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      • Lili

        Lili January 18, 2013, 2:57 pm

        Thanks GG! Oh and I think I royally effed up last night by expressing that the guy she spent half the evening talking to was creepy. She shut down and reacted so strongly that I felt guilty for even saying that. Another friend just said that well, she’s UBER sensitive, but when you add drinks (grey goose martinis on the house–YES PLEASE–the bartender and I are TIGHT now haha) I lose my filter and say what I think. And since i’m not mean or anything, I don’t even know if thats something I want to change. Speaking my mind is something I’m still learning how to do.

        Oh and the ironic thing is, we all (me, my friends and that sexist guy) used to watch football together in 2011. He of all people should know I know and like football.

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        GatorGirl January 18, 2013, 3:22 pm

        Oh Grey Goose Martinis!! I want one! Not drinking sucks. Not that I’m an expert but it’s probably all about the approach with how you told her he was creepy. Rather than saying “Hello, he is a creeper!!” maybe try expressing how she can do better then the creeper and help re-direct towards a “better” candidate? It’s so hard because everyone is so different in how they react. But I would generally say the more positive and uplifting you can be is better (as oppsed to a negative reaction).

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      • Lili

        Lili January 18, 2013, 3:47 pm

        Yeah, I def need to learn how to be more tactful. I know I was a bit blunt thanks to the drinks last night. But its kinda hard to express myself in a positive way since she does have a BF (a horrible man in his own right, but thats another issue) so her talking to this guy who was weird, old and blatantly hitting on her and sexualizing her made NO sense to me. Especially since she was choosing to ignore me to talk to him. And I’m her friend here, he was a stranger at the bar. I eventually moved away from them, but it was really weird how appealing to a man matters more to her than conversing with a friend. I mean, I feel for her, I do. But I have to draw a line about how much rudeness I tolerate.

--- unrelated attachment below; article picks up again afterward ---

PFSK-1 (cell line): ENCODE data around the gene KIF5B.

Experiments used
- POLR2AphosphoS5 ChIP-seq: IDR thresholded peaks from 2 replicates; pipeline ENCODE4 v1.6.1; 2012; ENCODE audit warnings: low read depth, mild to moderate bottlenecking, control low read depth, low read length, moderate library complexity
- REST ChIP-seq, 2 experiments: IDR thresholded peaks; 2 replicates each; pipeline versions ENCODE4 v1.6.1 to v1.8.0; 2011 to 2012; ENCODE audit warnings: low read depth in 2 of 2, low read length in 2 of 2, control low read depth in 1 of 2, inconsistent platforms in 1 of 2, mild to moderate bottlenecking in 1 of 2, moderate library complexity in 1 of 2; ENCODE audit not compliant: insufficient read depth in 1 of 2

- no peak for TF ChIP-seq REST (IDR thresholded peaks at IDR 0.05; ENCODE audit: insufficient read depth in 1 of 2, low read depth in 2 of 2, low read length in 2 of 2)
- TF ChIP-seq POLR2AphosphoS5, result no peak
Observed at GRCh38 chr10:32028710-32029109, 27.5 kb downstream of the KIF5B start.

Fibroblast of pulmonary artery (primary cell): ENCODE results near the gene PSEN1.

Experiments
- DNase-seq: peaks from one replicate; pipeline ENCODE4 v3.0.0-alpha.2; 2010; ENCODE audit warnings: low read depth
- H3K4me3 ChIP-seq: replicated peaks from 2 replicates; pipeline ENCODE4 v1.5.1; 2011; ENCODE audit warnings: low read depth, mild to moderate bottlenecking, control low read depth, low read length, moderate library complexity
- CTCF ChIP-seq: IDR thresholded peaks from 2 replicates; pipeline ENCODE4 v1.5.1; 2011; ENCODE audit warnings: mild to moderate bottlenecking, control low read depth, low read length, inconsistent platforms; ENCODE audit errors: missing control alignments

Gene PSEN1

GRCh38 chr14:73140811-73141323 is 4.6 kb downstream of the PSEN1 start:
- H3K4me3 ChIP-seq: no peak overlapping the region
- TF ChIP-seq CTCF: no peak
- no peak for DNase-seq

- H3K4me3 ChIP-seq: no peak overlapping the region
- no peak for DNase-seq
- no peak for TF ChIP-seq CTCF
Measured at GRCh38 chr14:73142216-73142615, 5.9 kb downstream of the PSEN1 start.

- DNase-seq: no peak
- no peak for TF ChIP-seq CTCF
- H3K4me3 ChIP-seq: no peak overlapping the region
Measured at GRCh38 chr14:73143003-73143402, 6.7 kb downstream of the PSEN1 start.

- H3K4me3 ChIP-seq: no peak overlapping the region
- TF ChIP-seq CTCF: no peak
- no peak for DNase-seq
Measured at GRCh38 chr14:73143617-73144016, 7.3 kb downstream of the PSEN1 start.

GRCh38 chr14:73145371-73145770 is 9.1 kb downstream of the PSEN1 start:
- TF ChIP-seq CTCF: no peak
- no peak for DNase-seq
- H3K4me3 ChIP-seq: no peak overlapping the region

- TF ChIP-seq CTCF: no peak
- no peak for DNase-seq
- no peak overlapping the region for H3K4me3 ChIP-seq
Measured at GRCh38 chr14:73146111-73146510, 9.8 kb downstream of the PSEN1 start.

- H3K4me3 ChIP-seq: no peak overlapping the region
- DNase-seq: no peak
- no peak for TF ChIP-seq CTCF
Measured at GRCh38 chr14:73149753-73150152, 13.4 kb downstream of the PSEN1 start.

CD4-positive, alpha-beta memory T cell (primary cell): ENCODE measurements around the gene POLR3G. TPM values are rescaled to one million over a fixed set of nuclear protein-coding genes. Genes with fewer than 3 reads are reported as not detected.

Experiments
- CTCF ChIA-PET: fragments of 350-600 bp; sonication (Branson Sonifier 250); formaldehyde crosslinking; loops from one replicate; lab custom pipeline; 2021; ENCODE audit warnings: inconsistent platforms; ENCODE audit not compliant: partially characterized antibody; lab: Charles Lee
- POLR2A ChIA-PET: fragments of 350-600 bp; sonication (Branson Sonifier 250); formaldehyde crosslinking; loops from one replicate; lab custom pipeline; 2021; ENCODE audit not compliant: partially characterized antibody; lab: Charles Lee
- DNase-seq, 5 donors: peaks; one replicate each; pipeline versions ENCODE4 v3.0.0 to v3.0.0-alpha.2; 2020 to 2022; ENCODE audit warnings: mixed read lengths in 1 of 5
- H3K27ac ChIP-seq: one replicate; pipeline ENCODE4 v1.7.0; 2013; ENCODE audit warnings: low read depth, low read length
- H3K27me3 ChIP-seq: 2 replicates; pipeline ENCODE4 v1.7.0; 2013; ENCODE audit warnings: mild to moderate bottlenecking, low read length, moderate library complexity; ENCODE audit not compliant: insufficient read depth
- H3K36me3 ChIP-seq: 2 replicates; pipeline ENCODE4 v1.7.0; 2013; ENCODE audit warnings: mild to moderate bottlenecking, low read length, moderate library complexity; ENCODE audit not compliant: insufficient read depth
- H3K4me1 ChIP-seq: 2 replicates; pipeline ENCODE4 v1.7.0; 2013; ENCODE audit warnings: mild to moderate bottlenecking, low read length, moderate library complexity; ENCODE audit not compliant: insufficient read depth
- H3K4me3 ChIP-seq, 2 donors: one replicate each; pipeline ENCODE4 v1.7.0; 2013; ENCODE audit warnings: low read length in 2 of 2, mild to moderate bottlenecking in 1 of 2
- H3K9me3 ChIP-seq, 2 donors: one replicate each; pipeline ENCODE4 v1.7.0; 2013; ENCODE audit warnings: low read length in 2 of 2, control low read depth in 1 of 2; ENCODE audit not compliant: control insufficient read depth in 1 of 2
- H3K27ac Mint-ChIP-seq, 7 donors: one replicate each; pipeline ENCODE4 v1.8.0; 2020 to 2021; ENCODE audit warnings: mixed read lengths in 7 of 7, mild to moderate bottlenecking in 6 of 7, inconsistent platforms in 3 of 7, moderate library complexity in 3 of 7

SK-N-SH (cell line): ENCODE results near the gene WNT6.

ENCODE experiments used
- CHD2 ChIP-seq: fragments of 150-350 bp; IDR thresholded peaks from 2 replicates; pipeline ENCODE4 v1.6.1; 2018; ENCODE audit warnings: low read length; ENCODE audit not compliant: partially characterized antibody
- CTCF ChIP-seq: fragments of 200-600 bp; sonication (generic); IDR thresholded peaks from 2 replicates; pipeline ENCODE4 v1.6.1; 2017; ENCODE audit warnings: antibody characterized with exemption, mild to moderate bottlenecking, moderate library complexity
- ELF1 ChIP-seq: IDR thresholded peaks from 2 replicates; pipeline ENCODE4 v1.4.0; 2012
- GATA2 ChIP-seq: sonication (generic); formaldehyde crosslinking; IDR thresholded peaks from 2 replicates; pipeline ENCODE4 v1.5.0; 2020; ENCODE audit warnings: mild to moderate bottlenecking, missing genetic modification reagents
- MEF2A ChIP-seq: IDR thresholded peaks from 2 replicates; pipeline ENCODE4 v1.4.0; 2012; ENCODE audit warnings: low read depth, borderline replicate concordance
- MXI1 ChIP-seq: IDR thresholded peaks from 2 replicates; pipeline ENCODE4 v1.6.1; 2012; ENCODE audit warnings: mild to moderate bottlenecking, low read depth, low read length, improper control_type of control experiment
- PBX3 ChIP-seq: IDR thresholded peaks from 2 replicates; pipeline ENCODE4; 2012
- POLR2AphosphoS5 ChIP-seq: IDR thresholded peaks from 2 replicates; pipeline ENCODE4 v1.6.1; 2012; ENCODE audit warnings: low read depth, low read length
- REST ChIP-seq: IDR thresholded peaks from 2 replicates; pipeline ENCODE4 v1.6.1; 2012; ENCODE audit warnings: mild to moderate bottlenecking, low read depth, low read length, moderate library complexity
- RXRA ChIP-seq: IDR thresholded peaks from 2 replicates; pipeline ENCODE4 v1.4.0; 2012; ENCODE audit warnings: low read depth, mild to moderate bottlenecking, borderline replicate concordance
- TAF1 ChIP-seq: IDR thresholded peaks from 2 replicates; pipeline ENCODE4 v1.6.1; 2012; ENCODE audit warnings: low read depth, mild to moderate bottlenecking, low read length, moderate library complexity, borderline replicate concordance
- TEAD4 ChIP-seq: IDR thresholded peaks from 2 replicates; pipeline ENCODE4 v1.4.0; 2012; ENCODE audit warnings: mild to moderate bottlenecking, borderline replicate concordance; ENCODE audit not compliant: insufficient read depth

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        lets_be_honest January 18, 2013, 4:00 pm

        Sounds like she just wanted attention.

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        GatorGirl January 18, 2013, 4:09 pm

        LBH- There is definitely the wanting attention factor here, but the yearing for positive male attention is probably due to the sexual abuse. And by positive attention- I’m refering the the blantant sexualization Lili speaks of. Sexual abuse as a child can royally screw a person up leaving them with little idea of how a healthy relationship works, incredibly low self esteem and a desire to feel loved and want and not knowing what that means in a healthy way. It’s really sad.

        And Lili I get you on the rudeness thing. It’s so so hard to have patience with a person (even if there is a pretty valid reason for their flaw) when they are down right rude to you. Maybe try spending time with her in situations that aren’t a bar? Like go for manicures or something?

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        lets_be_honest January 18, 2013, 4:45 pm

        Yes, I would assume that’s why she wants the attention. Its a tough place to be in for Lili.

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      • Fabelle

        Fabelle January 18, 2013, 4:09 pm

        My one friend does this all the time— but it’s a little different, because she really doesn’t want the attention, per se. She’s just a chatterbox & gets caught up in talking whenever a random guy approaches… instead of like, shutting it down at the outset? & then *I’m* subjected to the creeper as well, because they’re talking, and I want to just be like GET AWAY GET AWAY (also, she’s not on the prowl or anything, so it’s not like I’m trying to cockblock her. She just doesn’t understand when she’s being hit on)